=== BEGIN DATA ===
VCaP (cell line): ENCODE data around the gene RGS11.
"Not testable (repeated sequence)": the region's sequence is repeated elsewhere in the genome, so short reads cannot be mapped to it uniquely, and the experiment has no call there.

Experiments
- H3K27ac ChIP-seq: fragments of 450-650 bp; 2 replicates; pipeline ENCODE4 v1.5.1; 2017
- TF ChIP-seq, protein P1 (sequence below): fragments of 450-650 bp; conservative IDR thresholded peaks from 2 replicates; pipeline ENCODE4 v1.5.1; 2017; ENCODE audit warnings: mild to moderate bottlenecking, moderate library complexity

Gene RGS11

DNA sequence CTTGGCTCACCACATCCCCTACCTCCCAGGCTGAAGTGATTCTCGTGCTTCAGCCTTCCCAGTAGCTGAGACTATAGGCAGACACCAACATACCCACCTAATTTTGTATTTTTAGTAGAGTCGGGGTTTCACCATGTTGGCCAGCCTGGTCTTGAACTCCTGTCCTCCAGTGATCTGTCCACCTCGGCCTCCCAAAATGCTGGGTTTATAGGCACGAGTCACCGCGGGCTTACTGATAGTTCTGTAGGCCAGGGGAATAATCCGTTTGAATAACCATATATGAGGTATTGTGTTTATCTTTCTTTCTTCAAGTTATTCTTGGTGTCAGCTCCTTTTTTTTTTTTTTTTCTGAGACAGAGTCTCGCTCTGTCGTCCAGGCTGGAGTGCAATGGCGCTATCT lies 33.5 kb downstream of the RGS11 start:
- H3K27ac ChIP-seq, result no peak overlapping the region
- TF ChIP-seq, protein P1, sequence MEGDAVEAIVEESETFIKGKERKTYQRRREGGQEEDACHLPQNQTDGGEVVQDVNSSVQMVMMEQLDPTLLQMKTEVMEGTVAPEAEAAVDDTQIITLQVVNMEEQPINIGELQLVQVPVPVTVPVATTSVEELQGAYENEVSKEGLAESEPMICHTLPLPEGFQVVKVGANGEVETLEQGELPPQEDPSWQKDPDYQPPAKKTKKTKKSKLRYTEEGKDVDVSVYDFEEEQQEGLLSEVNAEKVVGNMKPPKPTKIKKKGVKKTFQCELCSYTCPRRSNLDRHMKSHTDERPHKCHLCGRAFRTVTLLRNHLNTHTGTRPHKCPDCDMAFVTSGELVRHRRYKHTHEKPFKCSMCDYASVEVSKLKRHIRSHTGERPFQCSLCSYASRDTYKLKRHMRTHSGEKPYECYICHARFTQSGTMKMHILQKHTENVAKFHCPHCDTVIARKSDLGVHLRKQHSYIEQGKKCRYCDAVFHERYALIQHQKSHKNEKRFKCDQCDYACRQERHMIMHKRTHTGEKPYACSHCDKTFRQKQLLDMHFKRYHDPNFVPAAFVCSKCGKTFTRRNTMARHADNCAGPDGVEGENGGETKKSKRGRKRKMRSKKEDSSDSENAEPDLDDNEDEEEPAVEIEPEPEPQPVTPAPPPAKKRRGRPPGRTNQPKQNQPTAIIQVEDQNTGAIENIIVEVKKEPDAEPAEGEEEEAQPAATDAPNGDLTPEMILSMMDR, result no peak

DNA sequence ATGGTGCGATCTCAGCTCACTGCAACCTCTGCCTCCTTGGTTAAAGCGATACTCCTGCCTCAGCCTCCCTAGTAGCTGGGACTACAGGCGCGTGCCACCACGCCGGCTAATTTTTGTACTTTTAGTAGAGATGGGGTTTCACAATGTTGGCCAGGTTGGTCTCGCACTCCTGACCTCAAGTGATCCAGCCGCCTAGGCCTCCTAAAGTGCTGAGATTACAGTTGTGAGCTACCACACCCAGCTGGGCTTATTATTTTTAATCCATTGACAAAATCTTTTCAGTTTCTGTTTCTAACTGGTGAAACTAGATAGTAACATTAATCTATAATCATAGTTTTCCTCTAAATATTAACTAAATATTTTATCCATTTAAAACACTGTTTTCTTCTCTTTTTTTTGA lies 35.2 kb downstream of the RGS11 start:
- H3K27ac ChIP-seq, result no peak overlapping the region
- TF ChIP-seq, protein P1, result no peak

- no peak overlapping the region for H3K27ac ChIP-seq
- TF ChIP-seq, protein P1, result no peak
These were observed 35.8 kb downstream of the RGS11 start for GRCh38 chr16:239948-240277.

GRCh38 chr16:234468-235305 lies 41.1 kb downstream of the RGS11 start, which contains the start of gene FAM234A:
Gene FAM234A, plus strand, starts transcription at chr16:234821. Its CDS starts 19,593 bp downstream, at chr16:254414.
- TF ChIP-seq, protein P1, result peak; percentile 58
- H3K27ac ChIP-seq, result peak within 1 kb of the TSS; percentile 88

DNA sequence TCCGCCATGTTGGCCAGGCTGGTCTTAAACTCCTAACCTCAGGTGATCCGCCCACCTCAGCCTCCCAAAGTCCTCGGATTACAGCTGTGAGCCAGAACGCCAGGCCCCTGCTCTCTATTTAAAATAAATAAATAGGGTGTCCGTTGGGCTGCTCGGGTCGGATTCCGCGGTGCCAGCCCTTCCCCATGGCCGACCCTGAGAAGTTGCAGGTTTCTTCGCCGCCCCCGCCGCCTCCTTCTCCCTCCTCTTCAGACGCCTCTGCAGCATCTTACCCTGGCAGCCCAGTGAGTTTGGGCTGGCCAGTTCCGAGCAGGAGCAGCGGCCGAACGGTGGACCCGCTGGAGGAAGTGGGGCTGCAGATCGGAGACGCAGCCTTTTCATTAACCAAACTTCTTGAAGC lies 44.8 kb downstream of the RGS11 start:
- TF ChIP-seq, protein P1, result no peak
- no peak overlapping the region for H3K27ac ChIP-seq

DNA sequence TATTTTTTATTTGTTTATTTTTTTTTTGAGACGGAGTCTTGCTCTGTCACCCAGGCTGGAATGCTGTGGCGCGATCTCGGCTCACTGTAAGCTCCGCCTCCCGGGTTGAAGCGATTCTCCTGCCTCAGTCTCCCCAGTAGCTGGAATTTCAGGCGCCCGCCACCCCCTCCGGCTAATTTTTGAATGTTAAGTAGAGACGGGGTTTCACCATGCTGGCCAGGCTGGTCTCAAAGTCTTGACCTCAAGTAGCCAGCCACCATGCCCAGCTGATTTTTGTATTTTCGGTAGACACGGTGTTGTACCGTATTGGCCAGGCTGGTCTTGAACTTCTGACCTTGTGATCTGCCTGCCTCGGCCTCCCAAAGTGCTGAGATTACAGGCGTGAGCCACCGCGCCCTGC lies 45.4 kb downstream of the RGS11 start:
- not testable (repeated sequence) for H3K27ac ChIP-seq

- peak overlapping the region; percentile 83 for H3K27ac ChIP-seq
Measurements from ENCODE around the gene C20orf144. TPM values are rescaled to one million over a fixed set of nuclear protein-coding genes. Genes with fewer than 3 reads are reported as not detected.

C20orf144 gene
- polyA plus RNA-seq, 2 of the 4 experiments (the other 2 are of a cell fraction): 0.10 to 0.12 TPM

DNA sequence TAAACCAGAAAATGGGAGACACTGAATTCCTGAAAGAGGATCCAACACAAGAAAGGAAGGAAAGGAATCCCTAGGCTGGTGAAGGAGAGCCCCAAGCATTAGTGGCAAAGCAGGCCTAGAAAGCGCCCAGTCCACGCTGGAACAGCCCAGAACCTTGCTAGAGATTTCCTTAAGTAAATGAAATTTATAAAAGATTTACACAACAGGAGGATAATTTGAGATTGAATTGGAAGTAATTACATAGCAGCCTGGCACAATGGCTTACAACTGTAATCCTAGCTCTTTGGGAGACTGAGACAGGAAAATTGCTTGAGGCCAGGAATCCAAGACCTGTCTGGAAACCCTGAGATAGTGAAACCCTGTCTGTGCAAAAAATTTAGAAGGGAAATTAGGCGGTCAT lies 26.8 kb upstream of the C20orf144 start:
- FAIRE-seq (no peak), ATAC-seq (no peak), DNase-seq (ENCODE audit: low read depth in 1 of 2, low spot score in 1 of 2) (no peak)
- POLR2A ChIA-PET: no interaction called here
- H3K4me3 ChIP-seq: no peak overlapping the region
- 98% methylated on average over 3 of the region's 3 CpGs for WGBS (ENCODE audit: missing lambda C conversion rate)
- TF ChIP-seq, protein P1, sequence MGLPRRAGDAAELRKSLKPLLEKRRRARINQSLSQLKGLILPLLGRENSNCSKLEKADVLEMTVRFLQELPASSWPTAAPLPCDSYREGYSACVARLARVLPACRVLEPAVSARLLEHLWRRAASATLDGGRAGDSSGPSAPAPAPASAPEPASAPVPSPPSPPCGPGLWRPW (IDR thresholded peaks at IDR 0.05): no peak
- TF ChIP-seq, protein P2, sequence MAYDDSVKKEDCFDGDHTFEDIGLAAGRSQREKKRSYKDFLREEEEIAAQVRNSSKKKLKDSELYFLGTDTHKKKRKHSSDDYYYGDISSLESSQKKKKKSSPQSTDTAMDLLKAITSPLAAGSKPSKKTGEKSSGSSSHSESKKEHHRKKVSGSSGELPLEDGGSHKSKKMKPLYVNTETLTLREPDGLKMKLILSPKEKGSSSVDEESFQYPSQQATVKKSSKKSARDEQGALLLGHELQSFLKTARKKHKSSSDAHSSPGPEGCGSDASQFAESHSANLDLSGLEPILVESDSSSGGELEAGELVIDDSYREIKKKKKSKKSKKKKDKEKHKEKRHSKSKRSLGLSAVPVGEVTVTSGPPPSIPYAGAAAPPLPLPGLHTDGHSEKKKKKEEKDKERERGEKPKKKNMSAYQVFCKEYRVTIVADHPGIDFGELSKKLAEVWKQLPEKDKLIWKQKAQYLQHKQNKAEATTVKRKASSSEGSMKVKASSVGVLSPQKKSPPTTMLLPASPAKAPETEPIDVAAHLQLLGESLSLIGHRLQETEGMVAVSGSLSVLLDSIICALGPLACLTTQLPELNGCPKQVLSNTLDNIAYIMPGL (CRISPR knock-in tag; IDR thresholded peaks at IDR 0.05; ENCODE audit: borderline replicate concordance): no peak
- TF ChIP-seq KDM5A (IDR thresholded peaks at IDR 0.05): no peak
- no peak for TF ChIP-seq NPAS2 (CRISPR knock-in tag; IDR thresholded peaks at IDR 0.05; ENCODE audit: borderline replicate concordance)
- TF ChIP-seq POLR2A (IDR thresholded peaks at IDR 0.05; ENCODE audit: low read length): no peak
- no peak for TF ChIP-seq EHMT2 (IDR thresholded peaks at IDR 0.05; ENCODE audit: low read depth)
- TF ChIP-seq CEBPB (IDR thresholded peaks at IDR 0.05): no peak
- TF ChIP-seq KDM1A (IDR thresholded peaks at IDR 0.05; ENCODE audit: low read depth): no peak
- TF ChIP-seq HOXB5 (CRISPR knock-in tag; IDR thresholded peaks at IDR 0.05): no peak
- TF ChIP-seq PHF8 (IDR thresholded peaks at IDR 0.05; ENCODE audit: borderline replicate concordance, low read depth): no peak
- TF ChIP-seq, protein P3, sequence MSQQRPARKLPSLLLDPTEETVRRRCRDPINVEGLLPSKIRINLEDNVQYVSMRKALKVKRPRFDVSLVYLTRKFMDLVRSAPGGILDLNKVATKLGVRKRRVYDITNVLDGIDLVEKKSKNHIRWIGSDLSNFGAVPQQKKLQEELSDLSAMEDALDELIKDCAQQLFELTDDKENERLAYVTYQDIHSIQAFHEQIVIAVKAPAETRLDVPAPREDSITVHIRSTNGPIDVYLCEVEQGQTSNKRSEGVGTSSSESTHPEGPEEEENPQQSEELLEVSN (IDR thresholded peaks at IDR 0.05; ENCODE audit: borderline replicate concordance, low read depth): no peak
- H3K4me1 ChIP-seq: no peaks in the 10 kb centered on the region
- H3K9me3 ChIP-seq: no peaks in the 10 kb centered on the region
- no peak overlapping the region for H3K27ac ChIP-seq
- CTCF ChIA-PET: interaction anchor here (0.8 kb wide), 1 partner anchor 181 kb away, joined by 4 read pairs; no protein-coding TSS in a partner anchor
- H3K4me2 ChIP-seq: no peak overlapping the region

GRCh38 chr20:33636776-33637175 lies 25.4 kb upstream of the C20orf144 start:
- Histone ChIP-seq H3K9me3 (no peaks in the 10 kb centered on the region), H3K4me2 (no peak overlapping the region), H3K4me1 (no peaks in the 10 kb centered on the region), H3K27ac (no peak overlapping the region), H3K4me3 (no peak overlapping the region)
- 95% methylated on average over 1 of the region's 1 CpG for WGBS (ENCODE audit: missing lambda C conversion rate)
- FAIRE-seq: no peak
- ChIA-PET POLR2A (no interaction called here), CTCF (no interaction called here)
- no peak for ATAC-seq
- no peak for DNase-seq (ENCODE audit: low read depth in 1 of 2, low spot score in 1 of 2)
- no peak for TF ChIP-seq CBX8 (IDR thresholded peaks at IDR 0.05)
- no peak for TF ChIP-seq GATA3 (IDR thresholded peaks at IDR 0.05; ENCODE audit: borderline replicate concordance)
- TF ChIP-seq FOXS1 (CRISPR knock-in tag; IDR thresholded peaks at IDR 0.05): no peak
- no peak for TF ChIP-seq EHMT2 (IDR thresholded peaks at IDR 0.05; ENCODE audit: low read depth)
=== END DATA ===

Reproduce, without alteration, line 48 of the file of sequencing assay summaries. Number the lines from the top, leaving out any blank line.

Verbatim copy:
- CTCF ChIA-PET: interaction anchor here (0.8 kb wide), 1 partner anchor 181 kb away, joined by 4 read pairs; no protein-coding TSS in a partner anchor